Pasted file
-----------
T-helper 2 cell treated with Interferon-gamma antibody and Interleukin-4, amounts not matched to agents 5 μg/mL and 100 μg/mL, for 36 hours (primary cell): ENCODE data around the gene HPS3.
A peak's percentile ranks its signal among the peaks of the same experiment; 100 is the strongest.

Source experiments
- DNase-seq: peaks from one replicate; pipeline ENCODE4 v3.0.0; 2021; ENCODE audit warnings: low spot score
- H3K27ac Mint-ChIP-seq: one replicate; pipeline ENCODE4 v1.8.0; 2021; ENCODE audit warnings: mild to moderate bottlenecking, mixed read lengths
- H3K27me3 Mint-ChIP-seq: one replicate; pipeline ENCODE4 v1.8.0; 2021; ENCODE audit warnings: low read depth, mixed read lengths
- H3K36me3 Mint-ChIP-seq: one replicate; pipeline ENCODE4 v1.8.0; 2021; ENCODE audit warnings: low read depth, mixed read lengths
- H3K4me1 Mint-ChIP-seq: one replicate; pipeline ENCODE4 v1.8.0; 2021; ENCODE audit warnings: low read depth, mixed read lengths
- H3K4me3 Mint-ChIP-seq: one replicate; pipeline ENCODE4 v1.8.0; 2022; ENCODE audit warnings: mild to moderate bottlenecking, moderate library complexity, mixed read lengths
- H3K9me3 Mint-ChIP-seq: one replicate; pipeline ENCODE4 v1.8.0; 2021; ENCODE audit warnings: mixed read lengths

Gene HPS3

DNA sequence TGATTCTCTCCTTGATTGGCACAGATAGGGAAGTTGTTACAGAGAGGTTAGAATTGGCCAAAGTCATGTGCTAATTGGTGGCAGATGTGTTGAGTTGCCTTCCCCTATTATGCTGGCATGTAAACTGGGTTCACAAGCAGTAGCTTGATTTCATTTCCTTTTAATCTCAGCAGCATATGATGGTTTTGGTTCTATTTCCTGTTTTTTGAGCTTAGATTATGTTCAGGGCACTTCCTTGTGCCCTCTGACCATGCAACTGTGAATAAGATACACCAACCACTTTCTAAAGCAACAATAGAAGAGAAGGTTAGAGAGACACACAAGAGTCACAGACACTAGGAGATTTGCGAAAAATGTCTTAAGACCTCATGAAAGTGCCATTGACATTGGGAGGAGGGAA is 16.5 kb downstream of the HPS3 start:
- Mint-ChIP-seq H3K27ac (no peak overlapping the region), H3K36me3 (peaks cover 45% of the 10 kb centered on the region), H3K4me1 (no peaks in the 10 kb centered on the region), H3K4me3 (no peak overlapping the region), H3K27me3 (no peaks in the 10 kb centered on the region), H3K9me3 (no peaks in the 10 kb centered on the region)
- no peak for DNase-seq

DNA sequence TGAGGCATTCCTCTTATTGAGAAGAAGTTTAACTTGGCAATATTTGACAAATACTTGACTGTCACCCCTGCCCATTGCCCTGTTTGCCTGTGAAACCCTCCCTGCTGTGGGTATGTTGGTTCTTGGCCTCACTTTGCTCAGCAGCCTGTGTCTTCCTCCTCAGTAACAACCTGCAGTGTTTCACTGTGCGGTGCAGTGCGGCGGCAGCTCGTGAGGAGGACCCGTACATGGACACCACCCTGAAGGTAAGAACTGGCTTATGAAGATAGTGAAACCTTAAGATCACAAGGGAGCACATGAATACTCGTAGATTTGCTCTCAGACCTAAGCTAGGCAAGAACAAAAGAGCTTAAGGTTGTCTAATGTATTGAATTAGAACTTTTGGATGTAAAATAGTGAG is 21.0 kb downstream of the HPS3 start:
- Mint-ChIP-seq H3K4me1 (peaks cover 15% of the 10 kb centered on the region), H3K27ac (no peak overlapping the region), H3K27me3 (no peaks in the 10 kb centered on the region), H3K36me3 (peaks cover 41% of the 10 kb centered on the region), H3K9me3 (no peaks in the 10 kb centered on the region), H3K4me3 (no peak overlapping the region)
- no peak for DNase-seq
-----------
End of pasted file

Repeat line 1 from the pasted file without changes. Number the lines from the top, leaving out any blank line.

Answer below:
T-helper 2 cell treated with Interferon-gamma antibody and Interleukin-4, amounts not matched to agents 5 μg/mL and 100 μg/mL, for 36 hours (primary cell): ENCODE data around the gene HPS3.